Game Reviews

Retrospective Review: Final Fantasy 7

My first Final Fantasy was Final Fantasy 9 and though I knew about 7 I did not know at the time was that it was a lot of people’s favorite Final Fantasy. My friends would play it for hours and while observing I saw and felt the energy of what made it so interesting and I began to see why it was so popular.  It was not until high school that I played a PC port of the game by Eidos. Though not having nostalgia for the original as many people do from the early days of its release, this year I decided to finally play Final Fantasy 7 after all the hubbub of the remake for PS4. I expected to be blown away, after all Cloud Strife is in Smash Brothers, and Final Fantasy 7 is being remade from the ground up. The game must be good by the character’s popularity and all the attention this game has received even today, I thought.

Looking at the game today players might laugh at the polygons that make up the various characters. What I see is a truly great blockbuster game from the 1990s.  The game starts with an engaging heist mission with no two areas looking the same. Say what you want about the character models but the backgrounds, yes the pre-rendered backgrounds, are wonderful even today. The pre-rendered nature of them all may seem less than desirable by today’s standards, but thinking about how they still look interesting and well made makes me appreciate them. Adding to that, every location is mostly memorable and the music links these locations into your thoughts. The different locations makes the game oddly unforgettable, along with the silliness.

Video games in the early days of 3D gaming were expected to be rough around the edges. Developers had not completely figured out how to translate their previous sixteen or twenty four bit gameplay to the 3D realm. Fighting, exploring, and finding items for the player to use all had to be rethought. As Square’s first 3D Final Fantasy, it is apparent that they were doing their best to take the top down feel a little more at an angle to showcase more of what 3D gaming could do. Unfortunately, playing the game at certain parts it is noticeable that there were some horrible decisions that have not endured the test of time. One, is the mini-games that have not aged well. Whenever they are encountered within the main game the fun factor goes way down. Thank goodness these are mostly optional. Thank goodness the remake is fixing the translation issues as well as the initial game’s translation needed an update badly. Some sentences are just confusing and as the game progresses into more abstract concepts and places, I found myself not following exactly what was happening.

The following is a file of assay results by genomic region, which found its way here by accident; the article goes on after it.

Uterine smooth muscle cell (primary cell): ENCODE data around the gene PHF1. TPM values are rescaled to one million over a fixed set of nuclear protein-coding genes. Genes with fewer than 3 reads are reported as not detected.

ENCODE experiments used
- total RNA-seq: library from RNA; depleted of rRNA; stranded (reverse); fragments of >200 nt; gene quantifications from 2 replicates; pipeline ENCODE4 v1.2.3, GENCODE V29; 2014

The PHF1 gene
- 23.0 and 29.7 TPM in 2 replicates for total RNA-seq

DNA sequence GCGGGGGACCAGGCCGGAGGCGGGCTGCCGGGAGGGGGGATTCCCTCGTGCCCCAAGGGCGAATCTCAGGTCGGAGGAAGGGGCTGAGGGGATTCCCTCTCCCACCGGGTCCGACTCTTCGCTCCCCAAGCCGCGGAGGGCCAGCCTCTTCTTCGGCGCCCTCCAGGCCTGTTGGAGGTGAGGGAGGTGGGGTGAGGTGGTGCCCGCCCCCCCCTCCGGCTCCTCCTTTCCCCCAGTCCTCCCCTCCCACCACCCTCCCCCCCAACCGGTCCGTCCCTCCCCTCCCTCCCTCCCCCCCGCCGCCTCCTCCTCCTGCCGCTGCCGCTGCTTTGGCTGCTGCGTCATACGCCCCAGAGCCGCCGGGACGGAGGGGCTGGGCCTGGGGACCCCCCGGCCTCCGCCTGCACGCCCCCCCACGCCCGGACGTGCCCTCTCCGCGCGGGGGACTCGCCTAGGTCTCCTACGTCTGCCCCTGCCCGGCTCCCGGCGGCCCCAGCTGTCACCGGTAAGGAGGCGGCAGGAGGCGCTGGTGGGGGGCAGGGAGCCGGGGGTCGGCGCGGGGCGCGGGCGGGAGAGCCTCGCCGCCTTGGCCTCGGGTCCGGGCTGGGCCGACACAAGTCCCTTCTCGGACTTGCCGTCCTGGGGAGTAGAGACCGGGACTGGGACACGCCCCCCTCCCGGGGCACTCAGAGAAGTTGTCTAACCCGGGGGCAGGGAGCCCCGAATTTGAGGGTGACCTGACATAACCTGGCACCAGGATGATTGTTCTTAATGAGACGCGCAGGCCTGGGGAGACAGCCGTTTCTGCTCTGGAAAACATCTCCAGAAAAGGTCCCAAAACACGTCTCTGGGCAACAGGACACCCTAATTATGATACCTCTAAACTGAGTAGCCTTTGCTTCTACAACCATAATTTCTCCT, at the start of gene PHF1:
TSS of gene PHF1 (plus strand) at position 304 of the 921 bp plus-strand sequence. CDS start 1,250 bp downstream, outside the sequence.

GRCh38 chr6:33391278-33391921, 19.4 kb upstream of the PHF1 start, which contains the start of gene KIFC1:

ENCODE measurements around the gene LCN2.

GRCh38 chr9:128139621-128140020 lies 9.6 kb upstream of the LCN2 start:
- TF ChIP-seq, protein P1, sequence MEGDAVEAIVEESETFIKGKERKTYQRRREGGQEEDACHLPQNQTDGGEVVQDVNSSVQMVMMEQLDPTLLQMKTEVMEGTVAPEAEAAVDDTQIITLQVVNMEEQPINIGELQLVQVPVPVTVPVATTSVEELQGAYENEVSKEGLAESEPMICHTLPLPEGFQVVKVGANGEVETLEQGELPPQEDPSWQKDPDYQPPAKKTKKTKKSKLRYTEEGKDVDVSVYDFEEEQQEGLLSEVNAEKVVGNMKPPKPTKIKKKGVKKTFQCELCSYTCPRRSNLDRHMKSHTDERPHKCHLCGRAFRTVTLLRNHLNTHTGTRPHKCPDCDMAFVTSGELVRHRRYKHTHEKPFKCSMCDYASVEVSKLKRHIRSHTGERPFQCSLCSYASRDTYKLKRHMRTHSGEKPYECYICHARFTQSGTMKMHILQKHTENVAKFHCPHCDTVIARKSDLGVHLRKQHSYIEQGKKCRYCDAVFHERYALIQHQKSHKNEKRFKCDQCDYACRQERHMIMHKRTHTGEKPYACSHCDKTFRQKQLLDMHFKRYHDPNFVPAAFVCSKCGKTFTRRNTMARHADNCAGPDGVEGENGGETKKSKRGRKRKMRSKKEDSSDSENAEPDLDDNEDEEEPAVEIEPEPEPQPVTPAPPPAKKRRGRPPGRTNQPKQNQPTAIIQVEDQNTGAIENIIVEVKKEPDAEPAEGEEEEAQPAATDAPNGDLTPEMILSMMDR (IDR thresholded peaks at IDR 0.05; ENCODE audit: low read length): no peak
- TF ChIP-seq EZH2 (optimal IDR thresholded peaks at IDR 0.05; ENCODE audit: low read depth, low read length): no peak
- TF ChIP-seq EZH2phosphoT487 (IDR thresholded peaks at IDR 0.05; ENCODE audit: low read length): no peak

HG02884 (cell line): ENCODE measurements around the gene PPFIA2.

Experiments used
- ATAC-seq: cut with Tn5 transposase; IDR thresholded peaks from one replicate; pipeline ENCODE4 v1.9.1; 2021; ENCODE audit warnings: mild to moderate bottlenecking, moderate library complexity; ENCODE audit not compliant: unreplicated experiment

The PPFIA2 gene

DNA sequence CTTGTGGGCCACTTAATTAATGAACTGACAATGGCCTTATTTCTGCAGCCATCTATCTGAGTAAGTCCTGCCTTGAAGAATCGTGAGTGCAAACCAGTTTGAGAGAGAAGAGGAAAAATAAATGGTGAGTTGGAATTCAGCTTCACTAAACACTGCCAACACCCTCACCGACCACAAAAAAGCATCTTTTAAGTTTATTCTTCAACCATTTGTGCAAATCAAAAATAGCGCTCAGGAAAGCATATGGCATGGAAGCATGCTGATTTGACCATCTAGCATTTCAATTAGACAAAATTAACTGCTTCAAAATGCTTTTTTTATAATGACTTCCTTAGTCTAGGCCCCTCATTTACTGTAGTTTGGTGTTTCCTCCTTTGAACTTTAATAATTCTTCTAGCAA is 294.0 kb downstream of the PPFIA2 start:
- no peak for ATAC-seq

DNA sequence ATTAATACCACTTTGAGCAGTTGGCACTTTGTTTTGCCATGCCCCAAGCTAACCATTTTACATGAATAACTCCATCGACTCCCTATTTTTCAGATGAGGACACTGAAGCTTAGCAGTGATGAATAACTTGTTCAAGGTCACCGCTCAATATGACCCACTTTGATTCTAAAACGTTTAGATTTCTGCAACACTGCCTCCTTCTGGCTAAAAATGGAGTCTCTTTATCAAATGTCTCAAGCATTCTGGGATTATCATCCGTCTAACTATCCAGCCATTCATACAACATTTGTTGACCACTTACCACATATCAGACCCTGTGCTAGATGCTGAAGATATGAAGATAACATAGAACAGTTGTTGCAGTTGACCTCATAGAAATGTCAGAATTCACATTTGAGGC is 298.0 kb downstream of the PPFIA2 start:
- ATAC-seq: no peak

One feature that has been a life-saver in the most recent releases on steam, iOS, android, and consoles is the ability to toggle the speed. I don’t know how I would have fared if that option was not available, when turning the game to normal speed walking to and from certain places takes longer then it should, an example being the infamous bridge to one of the reactors, you know which one that is if you have ever played the game. I understand the need to make the game lengthier by putting areas that take a long time to get across, making you fight wave after wave of random battles, but if I didn’t have this fast forward feature I might of already given up on the game itself. Harsh I know, but that is honestly how I feel. Though having vehicles in the later game makes up for this quite nicely.


I was not one of those kids in 1997 that woke up on Christmas morning to see my very own copy of Final Fantasy VII arranged carefully underneath the tree, but having known about it for so long and just now seriously playing it I understand why its such an important and beloved game even today. A lot is outdated sure, but the story, characters, locations, and music make this retro game a classic for all time. If the player is used to more modern RPGs I think they should still complete this one. Just remember to be patient and imagine being back in 1997 when analog sticks were not really a thing and video games were just entering 3D. I hope they come to appreciate it as much as I have. (Kurt Jensen, Gaming Staff Writer)


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